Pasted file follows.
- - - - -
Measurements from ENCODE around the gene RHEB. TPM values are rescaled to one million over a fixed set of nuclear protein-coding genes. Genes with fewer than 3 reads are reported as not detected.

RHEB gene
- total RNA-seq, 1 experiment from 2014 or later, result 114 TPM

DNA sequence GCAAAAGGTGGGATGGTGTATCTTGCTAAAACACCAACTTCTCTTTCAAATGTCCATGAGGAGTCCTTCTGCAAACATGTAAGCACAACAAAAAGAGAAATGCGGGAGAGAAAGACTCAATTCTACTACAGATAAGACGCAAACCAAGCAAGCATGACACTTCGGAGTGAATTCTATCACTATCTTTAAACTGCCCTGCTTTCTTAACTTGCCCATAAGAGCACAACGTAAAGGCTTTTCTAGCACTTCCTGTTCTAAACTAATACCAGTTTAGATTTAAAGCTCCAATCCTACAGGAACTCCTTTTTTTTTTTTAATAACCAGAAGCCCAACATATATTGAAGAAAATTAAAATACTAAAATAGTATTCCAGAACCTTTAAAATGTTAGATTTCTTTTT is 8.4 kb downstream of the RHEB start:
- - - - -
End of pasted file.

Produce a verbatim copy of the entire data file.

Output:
Measurements from ENCODE around the gene RHEB. TPM values are rescaled to one million over a fixed set of nuclear protein-coding genes. Genes with fewer than 3 reads are reported as not detected.

RHEB gene
- total RNA-seq, 1 experiment from 2014 or later, result 114 TPM

DNA sequence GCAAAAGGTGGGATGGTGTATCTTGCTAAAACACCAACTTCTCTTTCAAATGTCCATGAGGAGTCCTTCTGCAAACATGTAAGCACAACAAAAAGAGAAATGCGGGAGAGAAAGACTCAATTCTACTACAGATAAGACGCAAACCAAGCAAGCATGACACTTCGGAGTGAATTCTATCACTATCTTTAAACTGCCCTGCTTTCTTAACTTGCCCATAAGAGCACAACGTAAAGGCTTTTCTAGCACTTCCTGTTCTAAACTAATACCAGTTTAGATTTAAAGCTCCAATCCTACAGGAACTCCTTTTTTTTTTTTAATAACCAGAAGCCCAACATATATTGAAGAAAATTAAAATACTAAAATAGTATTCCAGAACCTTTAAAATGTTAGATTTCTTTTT is 8.4 kb downstream of the RHEB start: